Lake Renovations

Lake Impairments Overview

Easter SiltationSince its creation in 1967, Easter Lake has faced diminishing water quality due to high sediment and phosphorus loads originating in its predominantly urban watershed. Over the years, water quality has become poor in Easter Lake. The lake has shrunk from its original size in both surface area and volume. Sedimentation and nutrients have resulted in frequent algae blooms and low water clarity. Elevated bacteria levels in the lake have resulted in swimming advisories for Easter Lake. The lake also has some undesirable fish species (Common Carp and Gizzard Shad) and has a stunted panfish population.

What is causing poor water quality?

Both external (watershed) and internal (lake) processes contribute phosphorus and sediment to Easter Lake decreasing water quality.

External sediment and nutrient sources (pollutant sources from the watershed)

  • Runoff and pollutants from urbanized, developing, and agricultural land
  • Stream bed and bank erosion

Internal sediment and nutrient sources (pollutant sources from within the lake)

  • Internal lake phosphorus loading
  • Shoreline erosion
  • Lake bottom re-suspension

Internal pollutant loads result from the re-suspension of lake-bottom sediment, decay of dead organisms such as fish and aquatic plants, and from the shoreline. Sediment re-suspension occurs naturally in lakes due to wind and wave action, but can be increased due to other factors, such as bottom feeding fish (e.g. carp and bullhead) that feed on lake bed vegetation. Easter Lake has also accumulated large amounts of sediment at the lake bottom over time. This increases the ability for phosphorus to mix into the water column.

In-Lake Solutions

Sediment & Nutrient Reduction

Construction of an in-lake silt dike on the western arm (Yeader Creek branch) of the lake to reduce sediment and nutrient pollution to the main body of the lake and improve overall water clarity.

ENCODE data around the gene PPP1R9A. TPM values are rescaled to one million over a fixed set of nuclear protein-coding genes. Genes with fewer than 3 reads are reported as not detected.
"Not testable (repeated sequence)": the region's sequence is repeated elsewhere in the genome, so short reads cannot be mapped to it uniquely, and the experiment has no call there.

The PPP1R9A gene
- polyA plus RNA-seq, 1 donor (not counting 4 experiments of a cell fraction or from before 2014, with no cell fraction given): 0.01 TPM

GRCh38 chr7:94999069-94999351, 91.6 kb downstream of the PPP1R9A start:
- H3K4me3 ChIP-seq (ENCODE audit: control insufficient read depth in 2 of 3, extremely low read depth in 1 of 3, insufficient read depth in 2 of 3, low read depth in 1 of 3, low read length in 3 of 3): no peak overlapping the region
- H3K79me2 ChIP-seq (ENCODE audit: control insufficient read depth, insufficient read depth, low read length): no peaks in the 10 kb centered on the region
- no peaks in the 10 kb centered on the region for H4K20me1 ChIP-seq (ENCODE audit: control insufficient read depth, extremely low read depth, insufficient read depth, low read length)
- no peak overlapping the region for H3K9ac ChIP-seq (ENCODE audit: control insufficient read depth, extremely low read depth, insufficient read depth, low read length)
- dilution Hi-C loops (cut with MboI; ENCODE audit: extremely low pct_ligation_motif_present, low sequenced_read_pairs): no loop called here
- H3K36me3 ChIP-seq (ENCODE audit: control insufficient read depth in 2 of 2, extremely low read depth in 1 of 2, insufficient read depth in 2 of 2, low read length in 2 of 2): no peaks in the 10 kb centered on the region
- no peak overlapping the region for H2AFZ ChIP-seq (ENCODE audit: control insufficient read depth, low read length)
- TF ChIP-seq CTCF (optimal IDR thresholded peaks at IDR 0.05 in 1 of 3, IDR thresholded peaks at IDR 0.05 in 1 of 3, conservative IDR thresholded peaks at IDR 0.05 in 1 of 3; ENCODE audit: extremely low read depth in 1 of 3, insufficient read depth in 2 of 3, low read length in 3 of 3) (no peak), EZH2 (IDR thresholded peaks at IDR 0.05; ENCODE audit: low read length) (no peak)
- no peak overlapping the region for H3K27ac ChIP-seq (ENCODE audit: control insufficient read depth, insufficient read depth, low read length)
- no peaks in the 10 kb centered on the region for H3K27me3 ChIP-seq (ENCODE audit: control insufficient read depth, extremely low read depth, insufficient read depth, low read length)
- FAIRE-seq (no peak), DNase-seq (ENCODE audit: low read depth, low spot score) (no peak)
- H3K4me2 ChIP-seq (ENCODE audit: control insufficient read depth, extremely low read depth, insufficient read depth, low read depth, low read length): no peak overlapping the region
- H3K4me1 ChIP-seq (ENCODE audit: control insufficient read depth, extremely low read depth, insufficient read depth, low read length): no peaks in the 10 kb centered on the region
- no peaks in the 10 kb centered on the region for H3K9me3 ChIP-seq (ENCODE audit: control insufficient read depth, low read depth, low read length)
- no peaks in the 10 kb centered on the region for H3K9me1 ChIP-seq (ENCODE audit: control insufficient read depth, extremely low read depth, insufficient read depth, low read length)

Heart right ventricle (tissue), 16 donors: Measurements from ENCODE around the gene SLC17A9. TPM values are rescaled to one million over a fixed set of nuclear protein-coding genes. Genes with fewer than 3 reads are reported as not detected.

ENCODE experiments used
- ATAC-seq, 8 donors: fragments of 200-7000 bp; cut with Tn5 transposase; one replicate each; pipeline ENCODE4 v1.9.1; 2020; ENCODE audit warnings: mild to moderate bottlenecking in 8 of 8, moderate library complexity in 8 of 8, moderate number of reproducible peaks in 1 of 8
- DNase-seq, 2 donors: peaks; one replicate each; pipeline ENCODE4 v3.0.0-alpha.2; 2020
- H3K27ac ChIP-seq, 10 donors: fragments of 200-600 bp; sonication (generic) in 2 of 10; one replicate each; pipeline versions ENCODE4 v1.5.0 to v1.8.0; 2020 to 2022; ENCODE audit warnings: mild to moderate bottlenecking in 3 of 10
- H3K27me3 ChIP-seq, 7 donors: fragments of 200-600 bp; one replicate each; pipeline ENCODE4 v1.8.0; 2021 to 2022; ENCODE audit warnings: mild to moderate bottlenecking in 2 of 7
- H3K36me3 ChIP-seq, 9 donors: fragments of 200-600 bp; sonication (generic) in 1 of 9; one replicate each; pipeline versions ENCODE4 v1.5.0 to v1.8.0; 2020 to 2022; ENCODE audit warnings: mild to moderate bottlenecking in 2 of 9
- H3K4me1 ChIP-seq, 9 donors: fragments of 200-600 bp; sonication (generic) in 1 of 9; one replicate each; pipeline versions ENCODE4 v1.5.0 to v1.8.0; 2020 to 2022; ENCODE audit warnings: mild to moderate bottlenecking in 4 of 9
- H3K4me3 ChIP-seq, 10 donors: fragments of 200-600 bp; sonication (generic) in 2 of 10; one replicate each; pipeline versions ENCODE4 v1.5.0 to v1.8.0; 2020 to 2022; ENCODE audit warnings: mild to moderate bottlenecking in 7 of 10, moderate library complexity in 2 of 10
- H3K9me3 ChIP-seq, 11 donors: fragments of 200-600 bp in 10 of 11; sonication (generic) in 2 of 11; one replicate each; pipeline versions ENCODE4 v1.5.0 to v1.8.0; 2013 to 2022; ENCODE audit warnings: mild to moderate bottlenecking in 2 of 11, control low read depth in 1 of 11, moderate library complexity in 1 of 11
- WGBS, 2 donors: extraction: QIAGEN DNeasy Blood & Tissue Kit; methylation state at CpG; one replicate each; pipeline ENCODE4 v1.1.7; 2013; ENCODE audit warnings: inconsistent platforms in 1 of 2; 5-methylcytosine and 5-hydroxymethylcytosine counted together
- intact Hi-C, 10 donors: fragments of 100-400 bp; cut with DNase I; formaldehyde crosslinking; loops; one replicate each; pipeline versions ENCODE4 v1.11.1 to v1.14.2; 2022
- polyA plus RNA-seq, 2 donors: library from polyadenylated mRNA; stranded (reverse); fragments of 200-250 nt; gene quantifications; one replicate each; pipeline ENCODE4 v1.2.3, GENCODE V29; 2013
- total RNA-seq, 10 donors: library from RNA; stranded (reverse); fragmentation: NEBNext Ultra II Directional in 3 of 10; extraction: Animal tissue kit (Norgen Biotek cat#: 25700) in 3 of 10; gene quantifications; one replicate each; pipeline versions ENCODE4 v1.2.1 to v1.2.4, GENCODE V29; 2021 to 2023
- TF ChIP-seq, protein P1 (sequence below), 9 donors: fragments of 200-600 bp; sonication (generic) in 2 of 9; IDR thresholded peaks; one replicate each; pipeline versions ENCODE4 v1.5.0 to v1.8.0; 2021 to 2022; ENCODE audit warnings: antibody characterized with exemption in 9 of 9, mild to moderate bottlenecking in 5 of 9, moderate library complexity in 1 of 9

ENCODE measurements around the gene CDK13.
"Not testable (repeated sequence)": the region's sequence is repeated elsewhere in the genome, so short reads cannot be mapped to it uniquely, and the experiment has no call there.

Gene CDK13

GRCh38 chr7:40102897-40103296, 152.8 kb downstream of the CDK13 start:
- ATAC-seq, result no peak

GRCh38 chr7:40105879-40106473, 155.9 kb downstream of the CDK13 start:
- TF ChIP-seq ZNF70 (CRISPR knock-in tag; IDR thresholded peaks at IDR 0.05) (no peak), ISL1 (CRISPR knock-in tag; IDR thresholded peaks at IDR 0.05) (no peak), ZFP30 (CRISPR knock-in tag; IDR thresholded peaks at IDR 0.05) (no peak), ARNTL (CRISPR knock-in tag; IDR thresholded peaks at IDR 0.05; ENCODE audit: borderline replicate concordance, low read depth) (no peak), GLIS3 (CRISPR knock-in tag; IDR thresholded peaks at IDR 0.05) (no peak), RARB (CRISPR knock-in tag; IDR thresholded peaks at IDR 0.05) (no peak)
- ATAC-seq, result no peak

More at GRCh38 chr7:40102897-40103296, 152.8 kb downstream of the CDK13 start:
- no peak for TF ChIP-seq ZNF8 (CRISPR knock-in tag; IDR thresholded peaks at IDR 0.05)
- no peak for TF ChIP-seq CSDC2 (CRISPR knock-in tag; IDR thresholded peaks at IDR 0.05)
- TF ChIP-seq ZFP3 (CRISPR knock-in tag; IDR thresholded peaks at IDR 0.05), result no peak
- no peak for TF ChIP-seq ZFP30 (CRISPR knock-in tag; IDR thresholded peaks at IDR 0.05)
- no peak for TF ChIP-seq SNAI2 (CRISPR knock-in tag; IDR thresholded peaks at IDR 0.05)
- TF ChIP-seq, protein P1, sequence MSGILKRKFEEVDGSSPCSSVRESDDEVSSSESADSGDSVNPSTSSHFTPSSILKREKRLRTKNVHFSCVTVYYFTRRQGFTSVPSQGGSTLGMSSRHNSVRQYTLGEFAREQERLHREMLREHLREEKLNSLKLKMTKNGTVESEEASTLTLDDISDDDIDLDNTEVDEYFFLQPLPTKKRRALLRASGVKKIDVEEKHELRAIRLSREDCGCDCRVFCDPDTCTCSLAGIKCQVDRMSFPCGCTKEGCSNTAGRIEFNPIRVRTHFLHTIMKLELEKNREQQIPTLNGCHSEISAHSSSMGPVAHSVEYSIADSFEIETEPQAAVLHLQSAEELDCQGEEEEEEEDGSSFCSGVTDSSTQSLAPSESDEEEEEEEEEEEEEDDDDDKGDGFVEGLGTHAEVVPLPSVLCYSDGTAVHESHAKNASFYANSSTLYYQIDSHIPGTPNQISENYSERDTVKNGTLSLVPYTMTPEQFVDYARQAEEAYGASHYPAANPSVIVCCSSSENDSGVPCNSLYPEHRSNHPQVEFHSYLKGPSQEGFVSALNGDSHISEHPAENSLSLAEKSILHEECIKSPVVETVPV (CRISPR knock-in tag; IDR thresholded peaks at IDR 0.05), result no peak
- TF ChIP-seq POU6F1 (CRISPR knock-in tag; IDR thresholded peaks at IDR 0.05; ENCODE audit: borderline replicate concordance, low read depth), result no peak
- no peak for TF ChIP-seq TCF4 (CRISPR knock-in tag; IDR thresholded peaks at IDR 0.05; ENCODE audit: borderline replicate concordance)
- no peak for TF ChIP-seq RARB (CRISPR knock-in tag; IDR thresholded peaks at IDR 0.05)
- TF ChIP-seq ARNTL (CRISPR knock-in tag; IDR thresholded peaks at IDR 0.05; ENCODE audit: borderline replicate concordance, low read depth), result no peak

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Silt dike, western arm Easter Lake 2018

Shoreline Stabilization

Shoreline erosion in Easter Lake has contributed to the loss of surface acreage, depth, and habitat at Easter Lake. Shoreline erosion is a natural process that can be increased by physical factors such as wind/wave action, ice heave, recreational use, and lack of aquatic vegetation. To address shoreline erosion, key areas will be regraded and armored with a combination of riprap, Flexamat, and tall grass management and buffers.

Targeted Dredging and Sediment Removal

Since its creation in 1967 Easter Lake has lost 30% of its volume. To address sediment in Easter Lake, a targeted dredging approach will be used. Targeted dredging is a vital component of the overall restoration of Easter Lake and will enhance a number of other water quality improvements. Benefits of targeted dredging include:

  • Increased depth in shallow areas will reduce sediment re-suspension and increase water clarity
  • Targeted dredging will improve fish habitat, thereby increasing the water quality benefits obtained with the fisheries renovation.

Fisheries Renovation

The Iowa DNR, Polk CCB, and Central Iowa Anglers are working to enhance the fishery at Easter Lake. These exciting improvements include shoreline stabilization and deepening, removal of excess sediment, and construction of an in-lake silt pond. Additionally, a fish rearing pond was constructed near the lake to rear Walleye fingerlings. The spillway has also been updated to include a fish barrier to prevent undesirable fish (Common Carp & Gizzard Shad) from reentering the lake. Fish habit (cedar trees, spawning beds, catfish hides, and rock piles) are currently being installed. To learn more about the fisheries renovation of Easter Lake, click here.

Lake Renovations Timeline

To learn more about each lake renovation milestone listed below click the links!

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